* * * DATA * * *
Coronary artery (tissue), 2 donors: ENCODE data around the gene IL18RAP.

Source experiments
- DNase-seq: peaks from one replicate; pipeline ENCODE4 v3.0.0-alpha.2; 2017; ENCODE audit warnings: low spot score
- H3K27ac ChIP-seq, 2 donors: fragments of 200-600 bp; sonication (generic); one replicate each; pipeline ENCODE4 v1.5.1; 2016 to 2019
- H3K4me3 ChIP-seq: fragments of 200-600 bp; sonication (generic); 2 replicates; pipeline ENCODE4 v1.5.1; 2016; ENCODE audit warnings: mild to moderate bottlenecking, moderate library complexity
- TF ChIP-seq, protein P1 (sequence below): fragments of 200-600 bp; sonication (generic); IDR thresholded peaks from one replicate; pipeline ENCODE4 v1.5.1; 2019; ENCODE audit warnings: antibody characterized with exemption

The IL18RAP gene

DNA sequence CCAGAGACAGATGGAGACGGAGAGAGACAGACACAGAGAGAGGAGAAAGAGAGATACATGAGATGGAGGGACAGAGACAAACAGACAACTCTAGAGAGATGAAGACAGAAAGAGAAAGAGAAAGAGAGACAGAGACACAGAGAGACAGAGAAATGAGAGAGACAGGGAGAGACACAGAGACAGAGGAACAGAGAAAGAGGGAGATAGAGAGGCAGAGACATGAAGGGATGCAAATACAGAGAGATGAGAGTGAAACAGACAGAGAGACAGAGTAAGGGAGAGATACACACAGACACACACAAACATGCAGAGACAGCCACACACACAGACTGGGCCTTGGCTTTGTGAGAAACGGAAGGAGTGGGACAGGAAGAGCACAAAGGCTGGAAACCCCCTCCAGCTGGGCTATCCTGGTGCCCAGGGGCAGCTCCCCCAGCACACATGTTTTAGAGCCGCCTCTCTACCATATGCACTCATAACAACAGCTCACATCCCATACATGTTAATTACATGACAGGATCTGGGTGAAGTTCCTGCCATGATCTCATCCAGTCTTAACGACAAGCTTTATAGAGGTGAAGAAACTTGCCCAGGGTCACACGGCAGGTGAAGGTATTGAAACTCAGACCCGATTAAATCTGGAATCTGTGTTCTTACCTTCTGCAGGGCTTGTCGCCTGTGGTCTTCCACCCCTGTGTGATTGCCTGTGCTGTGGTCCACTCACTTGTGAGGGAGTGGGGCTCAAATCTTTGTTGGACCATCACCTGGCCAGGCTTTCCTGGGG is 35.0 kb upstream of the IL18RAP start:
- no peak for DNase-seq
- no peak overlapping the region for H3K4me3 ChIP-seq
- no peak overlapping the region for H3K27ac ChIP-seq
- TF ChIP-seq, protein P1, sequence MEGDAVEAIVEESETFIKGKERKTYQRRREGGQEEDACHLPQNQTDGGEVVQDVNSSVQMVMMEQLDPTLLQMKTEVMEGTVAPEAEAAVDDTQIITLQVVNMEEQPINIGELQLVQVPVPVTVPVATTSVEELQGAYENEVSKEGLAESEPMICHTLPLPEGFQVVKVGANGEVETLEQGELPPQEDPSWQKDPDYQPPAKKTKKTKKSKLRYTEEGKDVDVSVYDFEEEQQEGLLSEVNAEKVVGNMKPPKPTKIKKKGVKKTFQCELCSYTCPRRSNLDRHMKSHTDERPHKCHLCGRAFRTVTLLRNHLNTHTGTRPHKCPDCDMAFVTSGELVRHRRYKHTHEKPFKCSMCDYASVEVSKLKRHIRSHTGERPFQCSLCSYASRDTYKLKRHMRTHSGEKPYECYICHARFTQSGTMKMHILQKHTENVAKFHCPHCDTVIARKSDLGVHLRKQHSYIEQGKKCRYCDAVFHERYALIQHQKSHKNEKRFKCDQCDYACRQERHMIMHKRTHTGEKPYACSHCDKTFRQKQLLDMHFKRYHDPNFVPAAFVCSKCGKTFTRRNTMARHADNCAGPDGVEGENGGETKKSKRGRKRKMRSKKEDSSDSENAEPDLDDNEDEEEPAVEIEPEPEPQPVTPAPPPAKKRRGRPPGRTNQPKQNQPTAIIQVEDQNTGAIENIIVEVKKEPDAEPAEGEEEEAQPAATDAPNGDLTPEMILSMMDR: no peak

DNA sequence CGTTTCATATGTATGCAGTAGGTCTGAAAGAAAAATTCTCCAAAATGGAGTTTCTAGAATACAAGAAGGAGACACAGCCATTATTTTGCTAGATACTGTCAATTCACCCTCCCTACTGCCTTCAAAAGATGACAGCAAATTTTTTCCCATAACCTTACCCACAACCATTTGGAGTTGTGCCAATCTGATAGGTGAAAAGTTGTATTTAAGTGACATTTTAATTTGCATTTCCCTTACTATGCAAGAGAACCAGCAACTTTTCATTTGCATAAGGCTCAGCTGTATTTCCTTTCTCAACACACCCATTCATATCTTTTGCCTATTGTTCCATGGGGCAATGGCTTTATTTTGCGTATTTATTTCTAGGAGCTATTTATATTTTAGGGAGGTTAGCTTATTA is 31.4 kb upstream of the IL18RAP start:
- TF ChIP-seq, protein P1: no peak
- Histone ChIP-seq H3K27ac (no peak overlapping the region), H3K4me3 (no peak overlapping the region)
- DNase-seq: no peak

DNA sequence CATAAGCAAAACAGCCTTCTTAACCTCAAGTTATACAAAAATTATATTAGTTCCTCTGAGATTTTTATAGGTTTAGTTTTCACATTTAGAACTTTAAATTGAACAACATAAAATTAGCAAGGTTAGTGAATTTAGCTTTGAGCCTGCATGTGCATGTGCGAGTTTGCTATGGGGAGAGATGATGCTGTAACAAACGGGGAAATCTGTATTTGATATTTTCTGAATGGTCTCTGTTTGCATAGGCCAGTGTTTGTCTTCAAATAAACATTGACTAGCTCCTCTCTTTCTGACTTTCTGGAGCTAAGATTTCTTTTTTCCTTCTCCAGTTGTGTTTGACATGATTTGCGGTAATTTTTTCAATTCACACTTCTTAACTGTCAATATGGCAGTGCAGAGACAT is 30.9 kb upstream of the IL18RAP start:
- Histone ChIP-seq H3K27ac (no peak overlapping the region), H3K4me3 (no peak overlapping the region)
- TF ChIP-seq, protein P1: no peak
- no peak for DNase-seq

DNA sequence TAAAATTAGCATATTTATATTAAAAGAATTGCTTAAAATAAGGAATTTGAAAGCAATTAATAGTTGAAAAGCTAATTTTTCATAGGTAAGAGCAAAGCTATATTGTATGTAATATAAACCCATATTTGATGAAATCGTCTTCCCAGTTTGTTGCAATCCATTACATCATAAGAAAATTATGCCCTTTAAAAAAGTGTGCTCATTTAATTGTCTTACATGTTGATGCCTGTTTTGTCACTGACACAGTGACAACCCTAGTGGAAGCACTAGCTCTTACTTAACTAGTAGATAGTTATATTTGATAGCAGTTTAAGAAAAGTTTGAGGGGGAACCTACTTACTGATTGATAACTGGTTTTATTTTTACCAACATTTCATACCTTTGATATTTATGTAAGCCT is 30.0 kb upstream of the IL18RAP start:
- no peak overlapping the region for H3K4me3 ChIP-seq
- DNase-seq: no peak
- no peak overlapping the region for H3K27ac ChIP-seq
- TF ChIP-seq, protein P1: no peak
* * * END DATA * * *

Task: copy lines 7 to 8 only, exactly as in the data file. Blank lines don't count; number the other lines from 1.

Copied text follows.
The IL18RAP gene

DNA sequence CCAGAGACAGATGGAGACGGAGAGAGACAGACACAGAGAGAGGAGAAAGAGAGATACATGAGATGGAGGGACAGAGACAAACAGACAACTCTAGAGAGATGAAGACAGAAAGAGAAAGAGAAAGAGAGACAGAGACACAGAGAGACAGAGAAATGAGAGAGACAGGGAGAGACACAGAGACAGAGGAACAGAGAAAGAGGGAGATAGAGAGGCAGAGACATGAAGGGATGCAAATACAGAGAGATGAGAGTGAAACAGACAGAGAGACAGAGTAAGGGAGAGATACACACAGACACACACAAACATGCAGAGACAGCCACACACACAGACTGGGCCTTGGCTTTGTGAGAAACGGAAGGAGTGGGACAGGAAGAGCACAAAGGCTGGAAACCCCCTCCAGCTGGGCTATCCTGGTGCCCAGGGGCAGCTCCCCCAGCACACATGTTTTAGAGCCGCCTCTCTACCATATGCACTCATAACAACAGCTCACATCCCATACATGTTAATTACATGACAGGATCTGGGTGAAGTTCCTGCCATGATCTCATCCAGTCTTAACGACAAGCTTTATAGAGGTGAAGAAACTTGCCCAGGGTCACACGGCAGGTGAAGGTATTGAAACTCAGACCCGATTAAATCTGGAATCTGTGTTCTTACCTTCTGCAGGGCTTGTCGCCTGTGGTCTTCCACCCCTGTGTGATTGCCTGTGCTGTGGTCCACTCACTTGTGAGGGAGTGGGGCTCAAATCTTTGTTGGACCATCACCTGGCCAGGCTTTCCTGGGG is 35.0 kb upstream of the IL18RAP start: